That next venture, so prophesised by Deborah Meaden and her contemporaries, was Discova.
Recently rebranded from its original Myndr name, the Newcastle-based company is focused on people’s mental health and wellbeing.
Co-founded by Lizzy in 2018 alongside Emma Reilly, after they met at a NatWest Business Accelerator programme event, the tech operator has created an application that offers a “revolutionary” approach to support.
Built around data science and insight from medical professionals, including clinical psychologists and therapists, alongside contributors’ personal experiences, it is, says chief executive Lizzy, a complete reversal of traditional one-size-fit-all methods.
With individuals and businesses of all dimensions able to subscribe to its offering, Lizzy says Discova is placing actionable solutions into individuals’ hands – while maintaining participant anonymity – helping them find ways of managing anxiety, stress, debt and personal development.
“When we met at the NatWest event, Emma and I talked about our past mental health issues and a while later she contacted me and asked if I would be interested in doing something,” reveals Lizzy.
“We are definitely approaching this with a real sense of empathy,” says Lizzy, who sold The Sweet Beet in 2019.
“I’m still changing as a person and we are all on a continuous journey of finding out who we are and what we believe in.
“We are not a replacement for a care service; we help people become more self-aware, we understand red flags and triggers, and we help with coping skills.”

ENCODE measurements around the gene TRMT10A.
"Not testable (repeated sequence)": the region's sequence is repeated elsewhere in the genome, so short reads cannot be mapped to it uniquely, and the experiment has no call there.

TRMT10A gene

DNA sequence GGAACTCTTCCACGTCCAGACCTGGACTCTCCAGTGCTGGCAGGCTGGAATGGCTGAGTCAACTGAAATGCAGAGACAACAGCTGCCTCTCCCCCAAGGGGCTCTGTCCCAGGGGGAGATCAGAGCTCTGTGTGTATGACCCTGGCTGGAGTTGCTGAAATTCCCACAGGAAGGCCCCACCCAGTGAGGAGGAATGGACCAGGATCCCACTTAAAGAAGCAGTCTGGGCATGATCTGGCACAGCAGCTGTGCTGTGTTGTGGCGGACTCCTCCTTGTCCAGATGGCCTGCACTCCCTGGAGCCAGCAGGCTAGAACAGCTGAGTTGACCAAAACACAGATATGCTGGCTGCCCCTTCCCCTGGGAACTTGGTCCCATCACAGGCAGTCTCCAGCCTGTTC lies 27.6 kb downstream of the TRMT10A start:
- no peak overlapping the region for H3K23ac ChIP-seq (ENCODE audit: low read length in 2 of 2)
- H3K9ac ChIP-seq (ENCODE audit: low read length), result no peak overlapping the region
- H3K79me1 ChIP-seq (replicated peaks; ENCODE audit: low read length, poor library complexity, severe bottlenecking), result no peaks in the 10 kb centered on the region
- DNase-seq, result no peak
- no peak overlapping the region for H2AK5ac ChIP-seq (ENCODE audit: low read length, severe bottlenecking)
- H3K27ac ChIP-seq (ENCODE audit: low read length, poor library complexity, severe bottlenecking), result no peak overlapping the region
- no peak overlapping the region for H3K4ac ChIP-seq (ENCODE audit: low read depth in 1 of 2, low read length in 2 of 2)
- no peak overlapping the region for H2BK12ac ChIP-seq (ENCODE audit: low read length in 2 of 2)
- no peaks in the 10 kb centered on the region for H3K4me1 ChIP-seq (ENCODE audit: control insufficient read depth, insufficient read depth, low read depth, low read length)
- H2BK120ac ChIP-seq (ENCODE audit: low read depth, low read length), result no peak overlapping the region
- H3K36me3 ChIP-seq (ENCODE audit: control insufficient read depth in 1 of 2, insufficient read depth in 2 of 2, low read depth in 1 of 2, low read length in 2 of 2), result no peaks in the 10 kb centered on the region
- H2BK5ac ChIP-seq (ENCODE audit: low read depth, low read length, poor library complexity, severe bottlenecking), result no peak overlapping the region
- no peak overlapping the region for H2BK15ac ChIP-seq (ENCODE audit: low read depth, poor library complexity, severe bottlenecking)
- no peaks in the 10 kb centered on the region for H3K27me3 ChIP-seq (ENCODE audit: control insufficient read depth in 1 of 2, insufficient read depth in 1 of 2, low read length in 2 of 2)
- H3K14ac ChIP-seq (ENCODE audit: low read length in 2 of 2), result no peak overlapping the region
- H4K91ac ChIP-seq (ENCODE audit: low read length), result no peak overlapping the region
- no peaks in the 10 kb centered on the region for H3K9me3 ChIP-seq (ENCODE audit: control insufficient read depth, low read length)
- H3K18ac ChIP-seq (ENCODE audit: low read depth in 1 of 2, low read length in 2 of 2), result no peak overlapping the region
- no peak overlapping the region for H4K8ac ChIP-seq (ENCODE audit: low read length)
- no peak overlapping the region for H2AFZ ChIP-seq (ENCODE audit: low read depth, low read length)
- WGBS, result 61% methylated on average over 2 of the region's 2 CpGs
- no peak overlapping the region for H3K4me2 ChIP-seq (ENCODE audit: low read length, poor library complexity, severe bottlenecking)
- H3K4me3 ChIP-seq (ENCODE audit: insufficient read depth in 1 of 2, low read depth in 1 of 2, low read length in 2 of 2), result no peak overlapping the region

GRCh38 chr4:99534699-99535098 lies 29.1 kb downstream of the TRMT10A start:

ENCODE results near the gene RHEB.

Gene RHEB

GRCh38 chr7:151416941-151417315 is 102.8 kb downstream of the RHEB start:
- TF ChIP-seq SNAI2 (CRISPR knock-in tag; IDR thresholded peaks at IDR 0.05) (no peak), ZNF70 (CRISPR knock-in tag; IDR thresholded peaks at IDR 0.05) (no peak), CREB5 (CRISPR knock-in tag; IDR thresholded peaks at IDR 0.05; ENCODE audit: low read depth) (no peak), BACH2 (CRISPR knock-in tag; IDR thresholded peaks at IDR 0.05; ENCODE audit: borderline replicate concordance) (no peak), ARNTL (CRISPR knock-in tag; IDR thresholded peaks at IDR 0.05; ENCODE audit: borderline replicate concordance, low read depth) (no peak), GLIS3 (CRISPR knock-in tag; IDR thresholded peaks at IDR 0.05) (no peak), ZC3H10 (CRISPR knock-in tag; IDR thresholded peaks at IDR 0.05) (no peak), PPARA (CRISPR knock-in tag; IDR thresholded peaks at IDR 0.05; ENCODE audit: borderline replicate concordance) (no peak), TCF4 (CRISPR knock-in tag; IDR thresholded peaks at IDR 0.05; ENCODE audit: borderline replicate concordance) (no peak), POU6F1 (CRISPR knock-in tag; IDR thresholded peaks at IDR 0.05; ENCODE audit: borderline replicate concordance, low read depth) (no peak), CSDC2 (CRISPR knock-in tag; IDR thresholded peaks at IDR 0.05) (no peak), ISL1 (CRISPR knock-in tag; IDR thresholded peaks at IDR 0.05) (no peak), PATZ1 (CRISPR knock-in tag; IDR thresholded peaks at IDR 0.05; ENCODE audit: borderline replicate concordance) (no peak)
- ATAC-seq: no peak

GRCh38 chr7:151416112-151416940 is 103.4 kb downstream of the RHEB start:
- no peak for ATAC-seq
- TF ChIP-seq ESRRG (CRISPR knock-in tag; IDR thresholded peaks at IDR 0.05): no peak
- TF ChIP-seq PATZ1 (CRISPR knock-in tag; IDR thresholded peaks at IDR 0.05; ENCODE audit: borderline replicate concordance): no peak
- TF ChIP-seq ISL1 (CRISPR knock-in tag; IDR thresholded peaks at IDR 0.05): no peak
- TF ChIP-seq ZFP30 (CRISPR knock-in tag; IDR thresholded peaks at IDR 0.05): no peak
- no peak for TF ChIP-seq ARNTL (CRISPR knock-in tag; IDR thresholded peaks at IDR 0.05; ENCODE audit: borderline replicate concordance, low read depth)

The importance of Discova – which previously received Innovate UK funding and Ignite Accelerator programme support – was put into sharper focus earlier this year, when the Government introduced the national spring lockdown to shelter the UK population against COVID-19.
With everyday normality disappearing overnight, huge swathes of the country had to adjust to new living and working patterns, which, for many, impacted severely on their mental health and wellbeing.
What the scenario showed, says Lizzy – as did the re-introduction of a lockdown across England in November – was that we all need to take more time to acknowledge the importance of self- reflection.
“We are just not equipped to be in this kind of situation for so long.
“Right now, it is incredibly hard to plan for the future and get to grip with the change to our home lives because we are such creatures of habit.
“Working from home is fine, but even when you shut the top down on your computer, if someone emails and wants an answer to a question, you don’t have an excuse not to work on it.